A fisherman off the island of Bunaken

The Pacific Islands: Cooperation in action Climate change in the Pacific island region

Most inhabitants of island states in the Pacific region live in the coastal zones of their native small islands, which are often only a few metres above sea level. These people also depend to a large degree on natural resources.

This makes them especially vulnerable to the effects of climate change, such as extreme weather events (storms, floods and droughts) and rising sea levels.

These events are a threat to infrastructure, settlements, farmland and freshwater resources, and also to ecosystems on land and in the ocean, which are extremely important for the regional economy and the tourism sector. Rising temperatures and less rainfall are having a direct negative impact on agricultural yields, public health and biodiversity. As most of these islands are low-lying, rising only a few metres above sea level, people living on them have almost nowhere else to go and often there is no funding for any countermeasures. The combination of limited adaptation capacities and major climate impacts is threatening sustainable development in the region.

Funding from the BMZ for German development policy activities is reaching 15 nations in the Pacific region that are threatened by climate change. Measures have included training for teachers in Fiji and Kiribati aimed at integrating climate change issues into the curricula, and the development of a publicly recognised training programme Climate Change and Disaster Risk Reduction for students in Vanuatu, which is already up and running successfully. Support is being provided to various regional organisations: the Pacific Community (SPC), the Secretariat of the Pacific Regional Environment Programme (SPREP) and the Melanesian Spearhead Group (MSG). They are being helped to improve the information, advice and training they provide on the topic of climate change. This will strengthen the region’s adaptation capacities in the long term.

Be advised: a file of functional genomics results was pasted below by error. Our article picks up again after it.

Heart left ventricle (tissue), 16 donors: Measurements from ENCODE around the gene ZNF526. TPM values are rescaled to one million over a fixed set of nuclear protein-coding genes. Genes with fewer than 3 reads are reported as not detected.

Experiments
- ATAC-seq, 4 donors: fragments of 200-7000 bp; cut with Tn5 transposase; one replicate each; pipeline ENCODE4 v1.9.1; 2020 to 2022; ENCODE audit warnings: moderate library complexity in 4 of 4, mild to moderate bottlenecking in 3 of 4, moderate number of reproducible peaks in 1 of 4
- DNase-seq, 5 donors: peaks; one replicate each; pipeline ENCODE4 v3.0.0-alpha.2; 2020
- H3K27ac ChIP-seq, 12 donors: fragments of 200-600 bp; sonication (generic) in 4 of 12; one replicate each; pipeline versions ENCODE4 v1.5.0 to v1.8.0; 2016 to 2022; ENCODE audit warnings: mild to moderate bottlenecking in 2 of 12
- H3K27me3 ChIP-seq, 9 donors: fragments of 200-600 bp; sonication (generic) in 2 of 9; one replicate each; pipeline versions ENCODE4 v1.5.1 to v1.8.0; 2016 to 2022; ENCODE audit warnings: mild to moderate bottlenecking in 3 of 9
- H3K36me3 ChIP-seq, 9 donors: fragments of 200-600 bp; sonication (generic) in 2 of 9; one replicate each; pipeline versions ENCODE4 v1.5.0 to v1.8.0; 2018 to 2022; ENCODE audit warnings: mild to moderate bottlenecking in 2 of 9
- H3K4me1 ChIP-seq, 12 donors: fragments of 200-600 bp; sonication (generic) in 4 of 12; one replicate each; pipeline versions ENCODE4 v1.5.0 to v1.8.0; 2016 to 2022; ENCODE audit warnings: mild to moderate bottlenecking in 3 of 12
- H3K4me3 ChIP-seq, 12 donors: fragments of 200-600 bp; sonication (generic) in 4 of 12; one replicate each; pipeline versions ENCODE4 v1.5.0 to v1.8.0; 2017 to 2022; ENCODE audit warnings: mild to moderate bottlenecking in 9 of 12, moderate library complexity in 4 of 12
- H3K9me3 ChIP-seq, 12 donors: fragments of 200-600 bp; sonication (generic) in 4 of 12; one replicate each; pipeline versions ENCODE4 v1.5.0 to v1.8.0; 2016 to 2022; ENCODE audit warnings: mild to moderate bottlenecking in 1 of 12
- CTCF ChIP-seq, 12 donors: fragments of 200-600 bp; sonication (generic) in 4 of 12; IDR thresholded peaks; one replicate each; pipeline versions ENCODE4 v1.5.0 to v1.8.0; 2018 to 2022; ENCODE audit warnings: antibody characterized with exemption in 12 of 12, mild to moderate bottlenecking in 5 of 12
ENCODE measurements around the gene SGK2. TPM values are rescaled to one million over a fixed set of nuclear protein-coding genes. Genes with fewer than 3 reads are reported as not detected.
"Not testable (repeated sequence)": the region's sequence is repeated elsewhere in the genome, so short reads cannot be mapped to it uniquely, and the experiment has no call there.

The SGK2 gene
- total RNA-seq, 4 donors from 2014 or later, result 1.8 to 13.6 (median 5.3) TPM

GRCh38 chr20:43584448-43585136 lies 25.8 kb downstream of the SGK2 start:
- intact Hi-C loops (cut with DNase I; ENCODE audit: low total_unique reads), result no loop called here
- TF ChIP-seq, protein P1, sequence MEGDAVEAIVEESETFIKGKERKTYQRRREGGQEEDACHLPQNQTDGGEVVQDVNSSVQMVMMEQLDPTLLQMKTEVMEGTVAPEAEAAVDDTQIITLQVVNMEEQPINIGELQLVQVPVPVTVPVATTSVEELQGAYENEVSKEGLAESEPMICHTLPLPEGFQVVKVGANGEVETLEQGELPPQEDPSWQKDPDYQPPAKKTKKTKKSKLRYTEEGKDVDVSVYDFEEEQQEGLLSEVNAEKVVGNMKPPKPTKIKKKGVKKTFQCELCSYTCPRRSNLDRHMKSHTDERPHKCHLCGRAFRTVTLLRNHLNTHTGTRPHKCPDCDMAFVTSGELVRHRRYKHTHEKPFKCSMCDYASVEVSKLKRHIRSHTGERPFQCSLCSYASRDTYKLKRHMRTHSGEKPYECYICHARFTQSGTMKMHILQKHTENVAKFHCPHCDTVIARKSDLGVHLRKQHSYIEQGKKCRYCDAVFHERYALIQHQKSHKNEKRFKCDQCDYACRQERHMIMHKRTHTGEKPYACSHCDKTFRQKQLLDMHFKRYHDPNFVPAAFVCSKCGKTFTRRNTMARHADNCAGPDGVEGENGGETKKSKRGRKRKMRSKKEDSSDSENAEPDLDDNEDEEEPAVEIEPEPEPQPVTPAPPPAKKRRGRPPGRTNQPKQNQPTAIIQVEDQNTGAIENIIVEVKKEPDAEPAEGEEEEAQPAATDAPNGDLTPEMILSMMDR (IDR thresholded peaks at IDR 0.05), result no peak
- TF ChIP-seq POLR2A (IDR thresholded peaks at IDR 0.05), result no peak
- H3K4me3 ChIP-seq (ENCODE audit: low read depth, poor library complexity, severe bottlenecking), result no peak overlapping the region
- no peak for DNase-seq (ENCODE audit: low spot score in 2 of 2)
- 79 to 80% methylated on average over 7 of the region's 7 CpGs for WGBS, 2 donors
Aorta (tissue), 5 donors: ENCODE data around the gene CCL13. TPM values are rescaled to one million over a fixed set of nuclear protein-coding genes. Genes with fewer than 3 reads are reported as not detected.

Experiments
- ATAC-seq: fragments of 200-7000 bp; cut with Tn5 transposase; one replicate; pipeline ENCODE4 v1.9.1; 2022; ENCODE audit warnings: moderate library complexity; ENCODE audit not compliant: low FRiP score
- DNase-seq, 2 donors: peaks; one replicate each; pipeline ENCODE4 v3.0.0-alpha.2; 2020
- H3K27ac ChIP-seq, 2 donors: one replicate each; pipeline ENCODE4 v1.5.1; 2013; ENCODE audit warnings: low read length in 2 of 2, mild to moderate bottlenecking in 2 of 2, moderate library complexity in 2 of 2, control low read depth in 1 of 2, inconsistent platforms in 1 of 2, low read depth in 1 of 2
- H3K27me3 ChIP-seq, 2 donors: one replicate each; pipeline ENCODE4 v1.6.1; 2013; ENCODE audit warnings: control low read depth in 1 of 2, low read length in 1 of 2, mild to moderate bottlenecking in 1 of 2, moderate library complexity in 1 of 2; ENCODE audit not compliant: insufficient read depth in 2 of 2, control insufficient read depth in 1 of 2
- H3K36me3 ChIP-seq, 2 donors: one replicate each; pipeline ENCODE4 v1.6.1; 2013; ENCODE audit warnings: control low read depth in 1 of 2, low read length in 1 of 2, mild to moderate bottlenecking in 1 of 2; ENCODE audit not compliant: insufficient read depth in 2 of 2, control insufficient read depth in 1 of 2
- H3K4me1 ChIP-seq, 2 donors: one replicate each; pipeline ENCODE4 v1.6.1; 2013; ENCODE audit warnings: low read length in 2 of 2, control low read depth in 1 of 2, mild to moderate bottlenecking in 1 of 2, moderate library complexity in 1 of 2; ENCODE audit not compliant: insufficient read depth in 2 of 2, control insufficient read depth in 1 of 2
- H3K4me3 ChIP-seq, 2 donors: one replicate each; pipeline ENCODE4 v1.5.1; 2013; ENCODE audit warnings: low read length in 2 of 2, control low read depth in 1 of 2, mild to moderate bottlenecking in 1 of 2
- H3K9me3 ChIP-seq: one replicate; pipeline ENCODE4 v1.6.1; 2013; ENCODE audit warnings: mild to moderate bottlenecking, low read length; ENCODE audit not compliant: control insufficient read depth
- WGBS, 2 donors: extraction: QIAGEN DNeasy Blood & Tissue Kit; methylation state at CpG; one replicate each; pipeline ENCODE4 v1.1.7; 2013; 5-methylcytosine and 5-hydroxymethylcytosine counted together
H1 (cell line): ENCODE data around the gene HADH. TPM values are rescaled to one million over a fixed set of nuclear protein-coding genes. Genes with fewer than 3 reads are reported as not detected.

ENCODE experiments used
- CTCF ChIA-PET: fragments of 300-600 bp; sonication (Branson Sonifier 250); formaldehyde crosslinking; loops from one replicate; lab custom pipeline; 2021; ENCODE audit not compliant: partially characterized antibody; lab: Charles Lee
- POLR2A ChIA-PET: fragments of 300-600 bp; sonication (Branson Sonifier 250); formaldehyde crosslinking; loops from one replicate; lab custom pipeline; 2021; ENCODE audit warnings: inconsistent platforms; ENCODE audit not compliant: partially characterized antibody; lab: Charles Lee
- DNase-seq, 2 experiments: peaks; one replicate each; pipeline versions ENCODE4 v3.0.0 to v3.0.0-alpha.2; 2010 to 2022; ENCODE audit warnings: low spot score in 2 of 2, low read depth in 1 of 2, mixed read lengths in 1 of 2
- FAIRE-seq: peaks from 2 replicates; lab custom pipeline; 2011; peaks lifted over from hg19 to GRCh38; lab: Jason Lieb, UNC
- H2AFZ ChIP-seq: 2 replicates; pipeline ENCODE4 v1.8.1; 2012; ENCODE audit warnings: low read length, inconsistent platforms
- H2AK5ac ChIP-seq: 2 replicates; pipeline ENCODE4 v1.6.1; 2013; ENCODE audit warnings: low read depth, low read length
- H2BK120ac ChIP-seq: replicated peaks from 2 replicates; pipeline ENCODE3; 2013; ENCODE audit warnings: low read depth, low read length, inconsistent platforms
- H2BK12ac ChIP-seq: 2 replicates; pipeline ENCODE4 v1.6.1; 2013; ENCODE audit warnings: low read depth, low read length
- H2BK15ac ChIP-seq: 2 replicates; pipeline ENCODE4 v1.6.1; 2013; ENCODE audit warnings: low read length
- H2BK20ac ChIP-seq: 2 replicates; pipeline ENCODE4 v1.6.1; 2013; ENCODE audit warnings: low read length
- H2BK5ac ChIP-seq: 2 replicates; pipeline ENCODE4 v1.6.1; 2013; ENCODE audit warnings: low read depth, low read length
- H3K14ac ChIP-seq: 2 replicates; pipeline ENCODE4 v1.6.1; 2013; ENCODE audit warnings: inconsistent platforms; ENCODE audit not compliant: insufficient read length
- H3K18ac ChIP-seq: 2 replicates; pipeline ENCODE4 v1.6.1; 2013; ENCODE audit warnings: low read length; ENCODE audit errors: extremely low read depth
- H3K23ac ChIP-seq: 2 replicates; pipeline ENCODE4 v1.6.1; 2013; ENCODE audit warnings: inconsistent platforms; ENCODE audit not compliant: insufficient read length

Some 4000 people in Kiribati and the Solomon Islands now have access to power and water thanks to solar systems and rainwater treatment systems. In addition, training programmes for solar system maintenance have been developed in cooperation with local universities so as to ensure maintenance capacities on the ground. A total of 61 licensed solar technicians and 44 technicians in Kiribati and 12 students in the Solomon Islands have been trained.

Climate risk management is thus helping small island states in the Pacific become more resilient towards disasters and climate change.